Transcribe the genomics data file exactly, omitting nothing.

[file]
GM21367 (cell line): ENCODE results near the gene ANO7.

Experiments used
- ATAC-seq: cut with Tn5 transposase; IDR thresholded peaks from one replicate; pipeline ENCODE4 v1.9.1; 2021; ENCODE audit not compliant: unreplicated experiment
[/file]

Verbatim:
GM21367 (cell line): ENCODE results near the gene ANO7.

Experiments used
- ATAC-seq: cut with Tn5 transposase; IDR thresholded peaks from one replicate; pipeline ENCODE4 v1.9.1; 2021; ENCODE audit not compliant: unreplicated experiment